Furthermore, many of the women I spoke with felt the need to hide their desire or use of contraception from their families. One woman reported, “Someone in my family found out I was using contraception and their response was, ‘So you’re sleeping around or something?'” Another told me, “I don’t feel like I can tell my mom or my sister [about contraception use] because I’m just going to be judged.”

Many women talked about how their families and neighbors expected them to remain virgins until they were married. They say their communities generally tend to describe those seeking reproductive health care as “promiscuous.” This did not keep women from seeking reproductive health services, but it did prevent them from feeling like they could openly discuss their choices.

A few women were embarrassed to discuss issue with me because they are not like “those girls.”

“I don’t know how to say that in a nice way. I’ve heard people call them a lot of terrible things, saying that they’re easier because they’re this and that,” one said. Another told me that openly seeking contraception meant “you’re looked down upon. You’re bad names or a bad person.” Many women said in their communities, young men receive positive reinforcement for being sexually promiscuous, while young women are labeled as “sluts.”

“Most of the time when you hear about young couples having sex, you hear them talking about the girl. It’s like she’s easy and she’s just giving it up … but when it comes to the guy, no one ever really says anything. … They’re giving him props for it,” a respondent said.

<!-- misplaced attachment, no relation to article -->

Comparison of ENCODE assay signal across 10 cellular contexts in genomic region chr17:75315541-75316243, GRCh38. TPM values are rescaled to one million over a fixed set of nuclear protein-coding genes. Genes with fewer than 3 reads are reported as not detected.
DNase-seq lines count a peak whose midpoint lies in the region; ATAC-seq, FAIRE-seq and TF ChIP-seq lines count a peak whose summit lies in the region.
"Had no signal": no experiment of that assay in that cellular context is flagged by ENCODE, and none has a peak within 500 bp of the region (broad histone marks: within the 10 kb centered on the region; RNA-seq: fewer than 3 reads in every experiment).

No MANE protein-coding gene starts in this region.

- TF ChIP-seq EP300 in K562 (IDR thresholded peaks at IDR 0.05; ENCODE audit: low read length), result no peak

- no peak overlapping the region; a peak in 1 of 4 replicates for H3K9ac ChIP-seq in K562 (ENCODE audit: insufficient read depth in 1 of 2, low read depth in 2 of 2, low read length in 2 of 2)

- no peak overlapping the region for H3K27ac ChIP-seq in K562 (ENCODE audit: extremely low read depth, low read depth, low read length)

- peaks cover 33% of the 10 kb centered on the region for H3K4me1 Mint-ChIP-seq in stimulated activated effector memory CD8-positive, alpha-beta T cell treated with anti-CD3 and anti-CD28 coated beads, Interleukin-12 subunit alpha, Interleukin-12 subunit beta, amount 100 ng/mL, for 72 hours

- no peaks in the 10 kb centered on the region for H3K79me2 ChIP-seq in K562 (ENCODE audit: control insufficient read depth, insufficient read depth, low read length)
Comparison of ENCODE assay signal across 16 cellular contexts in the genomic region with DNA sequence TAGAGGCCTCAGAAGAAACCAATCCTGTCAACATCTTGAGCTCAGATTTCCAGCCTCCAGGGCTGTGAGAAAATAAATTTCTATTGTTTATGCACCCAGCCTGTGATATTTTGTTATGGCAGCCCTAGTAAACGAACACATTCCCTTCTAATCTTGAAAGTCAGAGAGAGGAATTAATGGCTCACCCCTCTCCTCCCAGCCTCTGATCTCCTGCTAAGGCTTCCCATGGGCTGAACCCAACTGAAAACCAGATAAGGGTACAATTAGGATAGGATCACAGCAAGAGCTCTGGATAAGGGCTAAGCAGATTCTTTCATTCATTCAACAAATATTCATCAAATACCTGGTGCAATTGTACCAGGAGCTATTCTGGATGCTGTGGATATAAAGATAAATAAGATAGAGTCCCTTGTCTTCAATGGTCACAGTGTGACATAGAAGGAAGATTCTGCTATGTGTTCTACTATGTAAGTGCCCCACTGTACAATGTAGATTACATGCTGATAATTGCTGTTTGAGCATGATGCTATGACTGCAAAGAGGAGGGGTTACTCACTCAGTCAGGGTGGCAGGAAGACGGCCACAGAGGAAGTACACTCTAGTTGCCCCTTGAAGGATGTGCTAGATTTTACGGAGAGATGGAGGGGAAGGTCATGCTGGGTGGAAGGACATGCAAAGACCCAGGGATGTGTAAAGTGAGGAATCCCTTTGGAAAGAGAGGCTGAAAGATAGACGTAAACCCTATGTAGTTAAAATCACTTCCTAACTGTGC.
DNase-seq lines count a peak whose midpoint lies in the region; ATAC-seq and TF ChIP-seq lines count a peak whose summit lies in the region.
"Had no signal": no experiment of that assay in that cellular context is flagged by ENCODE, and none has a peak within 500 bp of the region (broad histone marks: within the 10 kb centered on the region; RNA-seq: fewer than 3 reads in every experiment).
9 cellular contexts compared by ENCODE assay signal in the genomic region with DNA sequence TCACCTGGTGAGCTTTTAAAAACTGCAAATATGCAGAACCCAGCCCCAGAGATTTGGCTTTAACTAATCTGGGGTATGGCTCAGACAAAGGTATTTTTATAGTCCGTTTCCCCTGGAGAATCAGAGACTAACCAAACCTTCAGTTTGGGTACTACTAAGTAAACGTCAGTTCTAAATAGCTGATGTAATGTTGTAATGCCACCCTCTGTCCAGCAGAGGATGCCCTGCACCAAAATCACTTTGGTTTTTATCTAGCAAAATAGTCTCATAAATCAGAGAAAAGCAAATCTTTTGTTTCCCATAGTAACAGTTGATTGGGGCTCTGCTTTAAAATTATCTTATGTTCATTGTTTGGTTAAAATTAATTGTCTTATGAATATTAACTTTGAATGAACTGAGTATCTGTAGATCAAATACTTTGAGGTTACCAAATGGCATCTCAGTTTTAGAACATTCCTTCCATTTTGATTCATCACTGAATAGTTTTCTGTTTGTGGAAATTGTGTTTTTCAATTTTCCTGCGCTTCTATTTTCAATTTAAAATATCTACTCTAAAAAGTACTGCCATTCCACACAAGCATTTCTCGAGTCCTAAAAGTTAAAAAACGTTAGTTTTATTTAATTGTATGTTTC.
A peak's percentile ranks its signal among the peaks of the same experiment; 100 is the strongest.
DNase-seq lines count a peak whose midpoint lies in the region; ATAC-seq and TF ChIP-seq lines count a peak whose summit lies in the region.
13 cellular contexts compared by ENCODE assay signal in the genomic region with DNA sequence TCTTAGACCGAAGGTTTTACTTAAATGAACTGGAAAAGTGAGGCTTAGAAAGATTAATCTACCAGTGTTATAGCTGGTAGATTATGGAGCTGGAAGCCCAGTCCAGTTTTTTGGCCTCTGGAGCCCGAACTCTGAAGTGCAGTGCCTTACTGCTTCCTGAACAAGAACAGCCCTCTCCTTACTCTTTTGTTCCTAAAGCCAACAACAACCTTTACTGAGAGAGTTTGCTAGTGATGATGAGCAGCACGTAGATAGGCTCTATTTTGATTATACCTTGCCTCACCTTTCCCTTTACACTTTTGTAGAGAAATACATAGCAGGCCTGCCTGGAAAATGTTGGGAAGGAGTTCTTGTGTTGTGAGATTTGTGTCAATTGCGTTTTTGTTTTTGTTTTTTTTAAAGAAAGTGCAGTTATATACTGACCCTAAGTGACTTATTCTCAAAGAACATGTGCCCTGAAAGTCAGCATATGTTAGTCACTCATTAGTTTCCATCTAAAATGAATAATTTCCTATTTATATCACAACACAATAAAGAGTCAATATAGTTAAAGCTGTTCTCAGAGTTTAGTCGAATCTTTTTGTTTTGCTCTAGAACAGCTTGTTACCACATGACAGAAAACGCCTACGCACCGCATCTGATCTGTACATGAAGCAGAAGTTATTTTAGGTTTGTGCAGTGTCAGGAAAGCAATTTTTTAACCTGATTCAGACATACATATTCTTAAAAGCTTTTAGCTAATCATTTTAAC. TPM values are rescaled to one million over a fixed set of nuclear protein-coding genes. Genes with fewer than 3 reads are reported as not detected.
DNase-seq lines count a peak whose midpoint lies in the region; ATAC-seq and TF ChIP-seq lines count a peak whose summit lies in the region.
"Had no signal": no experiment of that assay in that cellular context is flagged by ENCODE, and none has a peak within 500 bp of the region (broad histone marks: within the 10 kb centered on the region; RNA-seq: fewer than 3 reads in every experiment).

For some women, the fear of familial stigma led to choices like crossing the border into Mexico to avoid having their parents find out that they are using contraception: “I’d rather pay this $10 … to get birth control than to come here to a family doctor and have them tell. I feel that’s the fear, too. Like I’m going to go to my family doctor and they’re going to tell my parents”—a clear breach of patient confidentiality.

Women also described religion as a barrier to seeking services. “Since religion says you should be married before being sexually active, it stops you from looking for help,” said one. In response, many created close relationships with friends who were going through something similar to normalize their experiences and give them opportunities to discuss reproductive health free of judgment from their family members.

Even as many participants spoke about the shame exerted on them for seeking birth control, they still expressed judgment about women who did not “take care of themselves”—in other words, by using contraception—and then chose to have an abortion after becoming pregnant.

“If you were irresponsible and you just didn’t take care of yourself and you came out pregnant and then you just want to end it, that makes me feel mad,” said one woman.